Sunday, August 14, 2011

Writing the Southern Gothic Novel by guest blogger V. Mark Covington

From Gone with the Wind to Confederacy of Dunces to the The Sookie Stackhouse series the southern gothic style has appeared in almost every type of fiction since its inception. The first gothic novels were born on the banks of Lake Geneva in the summer of 1816 when Lord Byron hosted a ghost story competition between himself, Percy Shelly, Mary Shelly and John William Polidori. That contest produced both Mary Shelly’s Frankenstein and Polidori’s The Vampyre. Almost 200 years later the vampire novel has evolved but is still as popular now as it was when it first sunk its teeth into the reading public. The heart of the gothic novel is extremes; greatness turned tragic, lofty affluence fallen to social squalor, heroic acts of bravery ending in madness and death. And few places can you find more examples of great ventures turned disastrous than the American south. The image of the old southern plantation fallen to ruin; aristocrat turned root-eating beggar, great beauty turned grotesque (or at least put on a few pounds and gone to seed). These themes captured the feeling at the heart of the post civil war south. But the southern gothic novel is not simply an author telling his or her story in a southern setting. No, the southern gothic novel has characters that are bigger than life, nuances of southern culture that are unique to the southern way of life, great battles between good and evil, killer Bar-B-Que and tempestuous, tube top ripping sex.

Southern Gothic Characters

Characters in southern gothic novels have to be bigger than life and, of course, a little crazy; the damaged soul, rising out of the wreckage of lost love, lost lifestyle or lost sanity. The aging debutant hanging on to Baby Jane delusions of youth; the wife-beater wearing bad-boy who’s always a car chase away from the county jail. And southern writers write these characters so well because they have all known lots of real characters like this in their lives. Also, many southern writers tend to be a little crazy themselves. Seriously, William Faulkner, Tennessee Williams, Truman Capote, Flannery O’Connor, John Kennedy Toole, Eudora Welty - all born and raised southern and every one as crazy as a soup sandwich. Take my own town, Richmond Virginia, home to Edgar Allen Poe, not exactly the poster boy for sanity, Tom Wolfe of the perpetual ice cream suit, Tom Robbins, proof there is a fine line between genius and insanity. And I still have the image in my head of Richmond’s own David Robbins standing on the deck of a ship in pirate waters off the coast of Somalia waving a hundred dollar bill as research for The Devil’s Waters. Somehow, I just don’t see Woody Allen or Gore Vidal doing that. So, let’s take a look at some of the things that make southern characters stand out:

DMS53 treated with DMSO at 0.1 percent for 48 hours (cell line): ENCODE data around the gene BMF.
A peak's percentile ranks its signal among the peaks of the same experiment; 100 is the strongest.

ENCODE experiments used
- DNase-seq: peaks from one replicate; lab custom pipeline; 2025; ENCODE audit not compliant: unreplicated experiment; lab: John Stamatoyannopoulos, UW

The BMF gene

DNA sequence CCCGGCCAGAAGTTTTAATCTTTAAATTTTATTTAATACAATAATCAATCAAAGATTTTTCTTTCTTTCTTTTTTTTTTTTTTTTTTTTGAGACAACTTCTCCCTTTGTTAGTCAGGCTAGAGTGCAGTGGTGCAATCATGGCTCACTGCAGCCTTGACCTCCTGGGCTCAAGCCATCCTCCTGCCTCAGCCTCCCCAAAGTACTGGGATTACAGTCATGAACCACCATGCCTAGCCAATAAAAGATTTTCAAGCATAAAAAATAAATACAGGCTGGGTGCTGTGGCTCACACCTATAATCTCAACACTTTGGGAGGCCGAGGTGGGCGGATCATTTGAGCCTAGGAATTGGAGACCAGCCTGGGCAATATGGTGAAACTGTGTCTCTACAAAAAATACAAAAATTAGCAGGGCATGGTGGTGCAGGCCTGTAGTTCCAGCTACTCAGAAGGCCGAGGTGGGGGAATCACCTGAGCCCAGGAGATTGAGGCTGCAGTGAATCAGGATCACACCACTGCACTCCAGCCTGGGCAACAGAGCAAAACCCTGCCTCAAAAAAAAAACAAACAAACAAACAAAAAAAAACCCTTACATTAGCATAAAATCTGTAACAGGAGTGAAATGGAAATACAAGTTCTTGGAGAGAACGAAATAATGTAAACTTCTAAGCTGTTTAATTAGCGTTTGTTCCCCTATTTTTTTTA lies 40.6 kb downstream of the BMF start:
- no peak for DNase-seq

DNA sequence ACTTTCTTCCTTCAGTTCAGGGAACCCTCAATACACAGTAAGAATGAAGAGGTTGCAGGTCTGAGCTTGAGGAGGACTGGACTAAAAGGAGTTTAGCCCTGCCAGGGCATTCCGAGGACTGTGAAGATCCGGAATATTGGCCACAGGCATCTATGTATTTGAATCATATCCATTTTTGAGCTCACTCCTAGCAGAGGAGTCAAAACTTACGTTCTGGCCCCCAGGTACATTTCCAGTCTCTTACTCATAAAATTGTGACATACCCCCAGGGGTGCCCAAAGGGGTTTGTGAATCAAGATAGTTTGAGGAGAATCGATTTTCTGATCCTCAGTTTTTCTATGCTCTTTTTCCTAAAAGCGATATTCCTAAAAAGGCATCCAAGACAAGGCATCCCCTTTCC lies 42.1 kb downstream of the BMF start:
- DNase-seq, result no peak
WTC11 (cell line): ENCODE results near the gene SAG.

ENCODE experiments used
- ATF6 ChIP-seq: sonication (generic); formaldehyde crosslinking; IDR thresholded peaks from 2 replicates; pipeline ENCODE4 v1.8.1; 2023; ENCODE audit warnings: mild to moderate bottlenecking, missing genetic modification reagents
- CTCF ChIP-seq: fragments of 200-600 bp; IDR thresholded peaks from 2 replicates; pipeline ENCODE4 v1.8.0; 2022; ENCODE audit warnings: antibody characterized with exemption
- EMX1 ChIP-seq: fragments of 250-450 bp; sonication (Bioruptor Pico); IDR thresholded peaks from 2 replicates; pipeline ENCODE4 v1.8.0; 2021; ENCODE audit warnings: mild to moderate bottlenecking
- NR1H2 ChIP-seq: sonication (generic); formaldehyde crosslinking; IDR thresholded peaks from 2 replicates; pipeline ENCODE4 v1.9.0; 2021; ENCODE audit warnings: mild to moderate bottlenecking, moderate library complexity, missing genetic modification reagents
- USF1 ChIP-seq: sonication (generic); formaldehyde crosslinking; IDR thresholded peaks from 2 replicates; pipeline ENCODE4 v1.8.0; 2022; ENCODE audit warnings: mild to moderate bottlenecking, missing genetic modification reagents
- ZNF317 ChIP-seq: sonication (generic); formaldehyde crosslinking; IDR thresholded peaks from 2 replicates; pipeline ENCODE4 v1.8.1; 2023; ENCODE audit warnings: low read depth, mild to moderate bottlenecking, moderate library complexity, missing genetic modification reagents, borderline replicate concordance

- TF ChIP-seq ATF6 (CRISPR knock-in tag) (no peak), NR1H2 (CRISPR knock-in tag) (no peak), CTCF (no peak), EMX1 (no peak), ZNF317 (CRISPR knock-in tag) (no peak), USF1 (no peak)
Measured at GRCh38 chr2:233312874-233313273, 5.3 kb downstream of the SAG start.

Nothing says southern like excess - If your character is going to be poor, make him tobacco row, stained wife beater, dirt poor. If rich, make him ‘owning most of Atlanta and half of Georgia’ rich. So rich he buys a new boat each time one gets wet. If male, put the testosterone into overdrive and give your readers a cross between, Cool Hand Luke, Rhett Butler and Stanley Kowalski. Female characters in the southern gothic have evolved over time, from Scarlet O’Hara to Sookie Stackhouse but they share a common thread, they are always vulnerable and in-charge at the same time, both soft and yielding yet, able to crawl out of the dirt, root in hand and take on the yankee army with a vengeance. Picture Jessica Rabbit totin’ an Uzi wearing a hoop skirt, flak jacket and a picture hat.